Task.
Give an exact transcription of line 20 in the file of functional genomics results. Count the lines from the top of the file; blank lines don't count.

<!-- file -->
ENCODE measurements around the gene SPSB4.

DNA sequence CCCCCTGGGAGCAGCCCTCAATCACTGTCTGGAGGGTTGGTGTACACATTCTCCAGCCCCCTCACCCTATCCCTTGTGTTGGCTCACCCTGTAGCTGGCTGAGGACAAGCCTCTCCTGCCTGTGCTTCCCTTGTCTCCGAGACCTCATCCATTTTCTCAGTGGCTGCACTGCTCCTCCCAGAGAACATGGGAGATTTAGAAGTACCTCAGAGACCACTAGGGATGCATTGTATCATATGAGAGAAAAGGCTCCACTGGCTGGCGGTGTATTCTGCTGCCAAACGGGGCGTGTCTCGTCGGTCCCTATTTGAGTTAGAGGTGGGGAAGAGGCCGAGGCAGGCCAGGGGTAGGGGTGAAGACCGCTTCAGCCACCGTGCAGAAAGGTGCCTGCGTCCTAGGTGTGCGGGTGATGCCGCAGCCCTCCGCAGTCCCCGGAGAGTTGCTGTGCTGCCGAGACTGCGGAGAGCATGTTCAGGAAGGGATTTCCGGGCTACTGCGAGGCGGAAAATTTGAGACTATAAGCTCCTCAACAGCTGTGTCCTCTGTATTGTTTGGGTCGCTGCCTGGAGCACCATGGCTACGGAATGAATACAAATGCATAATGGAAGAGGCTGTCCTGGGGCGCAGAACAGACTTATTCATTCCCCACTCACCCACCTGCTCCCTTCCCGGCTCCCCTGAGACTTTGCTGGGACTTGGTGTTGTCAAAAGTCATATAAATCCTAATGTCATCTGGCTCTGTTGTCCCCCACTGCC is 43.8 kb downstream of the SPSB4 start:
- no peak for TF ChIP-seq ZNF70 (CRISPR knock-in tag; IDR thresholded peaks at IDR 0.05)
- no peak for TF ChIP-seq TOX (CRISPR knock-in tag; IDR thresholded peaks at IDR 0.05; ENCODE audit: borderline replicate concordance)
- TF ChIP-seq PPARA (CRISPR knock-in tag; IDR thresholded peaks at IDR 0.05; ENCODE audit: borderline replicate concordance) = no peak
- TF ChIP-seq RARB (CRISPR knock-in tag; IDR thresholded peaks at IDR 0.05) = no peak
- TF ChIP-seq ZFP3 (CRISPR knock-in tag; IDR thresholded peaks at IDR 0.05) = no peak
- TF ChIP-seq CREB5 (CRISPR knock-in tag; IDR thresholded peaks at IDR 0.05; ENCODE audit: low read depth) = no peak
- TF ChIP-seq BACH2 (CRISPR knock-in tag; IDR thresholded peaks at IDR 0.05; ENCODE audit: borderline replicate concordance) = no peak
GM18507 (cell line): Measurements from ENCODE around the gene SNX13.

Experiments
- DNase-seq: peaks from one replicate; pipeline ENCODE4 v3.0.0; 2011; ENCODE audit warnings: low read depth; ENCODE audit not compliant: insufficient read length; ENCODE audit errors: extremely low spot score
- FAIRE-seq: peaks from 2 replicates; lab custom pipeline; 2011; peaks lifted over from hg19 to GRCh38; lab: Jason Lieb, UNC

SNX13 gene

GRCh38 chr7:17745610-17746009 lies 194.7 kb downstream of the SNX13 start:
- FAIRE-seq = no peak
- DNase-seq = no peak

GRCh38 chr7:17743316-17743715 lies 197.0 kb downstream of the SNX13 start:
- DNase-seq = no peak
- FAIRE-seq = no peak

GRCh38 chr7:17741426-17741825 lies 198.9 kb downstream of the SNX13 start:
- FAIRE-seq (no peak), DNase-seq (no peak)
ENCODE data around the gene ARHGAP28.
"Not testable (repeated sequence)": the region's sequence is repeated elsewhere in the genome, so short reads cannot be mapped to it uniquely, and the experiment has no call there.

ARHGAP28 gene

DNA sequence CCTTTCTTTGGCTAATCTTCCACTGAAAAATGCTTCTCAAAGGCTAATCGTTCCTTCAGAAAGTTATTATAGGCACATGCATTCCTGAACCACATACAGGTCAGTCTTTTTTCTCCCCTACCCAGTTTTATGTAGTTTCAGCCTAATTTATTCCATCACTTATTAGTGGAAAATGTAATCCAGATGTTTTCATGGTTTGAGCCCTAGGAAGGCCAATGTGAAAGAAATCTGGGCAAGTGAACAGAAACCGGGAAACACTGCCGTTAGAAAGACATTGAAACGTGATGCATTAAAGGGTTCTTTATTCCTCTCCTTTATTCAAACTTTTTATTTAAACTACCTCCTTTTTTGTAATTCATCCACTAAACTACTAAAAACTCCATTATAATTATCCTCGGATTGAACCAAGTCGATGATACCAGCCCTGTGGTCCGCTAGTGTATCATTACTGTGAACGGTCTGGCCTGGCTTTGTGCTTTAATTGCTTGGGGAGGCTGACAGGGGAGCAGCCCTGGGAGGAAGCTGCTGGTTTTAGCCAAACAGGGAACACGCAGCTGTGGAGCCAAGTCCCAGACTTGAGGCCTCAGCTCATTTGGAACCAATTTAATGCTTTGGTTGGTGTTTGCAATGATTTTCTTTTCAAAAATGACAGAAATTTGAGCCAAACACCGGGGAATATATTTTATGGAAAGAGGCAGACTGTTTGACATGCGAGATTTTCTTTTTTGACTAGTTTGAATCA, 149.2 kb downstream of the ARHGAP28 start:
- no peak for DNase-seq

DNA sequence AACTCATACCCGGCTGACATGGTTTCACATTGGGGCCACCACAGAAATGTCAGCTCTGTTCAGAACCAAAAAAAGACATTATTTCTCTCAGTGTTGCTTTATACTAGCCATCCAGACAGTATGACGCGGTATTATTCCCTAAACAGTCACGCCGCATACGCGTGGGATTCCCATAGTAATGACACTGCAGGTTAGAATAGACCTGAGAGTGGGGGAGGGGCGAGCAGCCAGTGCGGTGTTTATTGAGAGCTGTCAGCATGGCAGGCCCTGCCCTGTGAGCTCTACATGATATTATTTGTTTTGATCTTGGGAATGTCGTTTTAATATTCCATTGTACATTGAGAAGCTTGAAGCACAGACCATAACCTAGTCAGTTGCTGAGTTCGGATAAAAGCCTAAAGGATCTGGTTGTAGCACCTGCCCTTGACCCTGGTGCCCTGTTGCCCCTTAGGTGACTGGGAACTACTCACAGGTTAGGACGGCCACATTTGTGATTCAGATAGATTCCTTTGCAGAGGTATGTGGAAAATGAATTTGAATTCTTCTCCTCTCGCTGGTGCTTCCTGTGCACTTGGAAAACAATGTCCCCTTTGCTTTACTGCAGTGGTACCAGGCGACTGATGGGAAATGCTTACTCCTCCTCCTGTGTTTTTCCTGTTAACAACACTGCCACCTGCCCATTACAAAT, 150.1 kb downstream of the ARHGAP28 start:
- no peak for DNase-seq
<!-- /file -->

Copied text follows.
- FAIRE-seq = no peak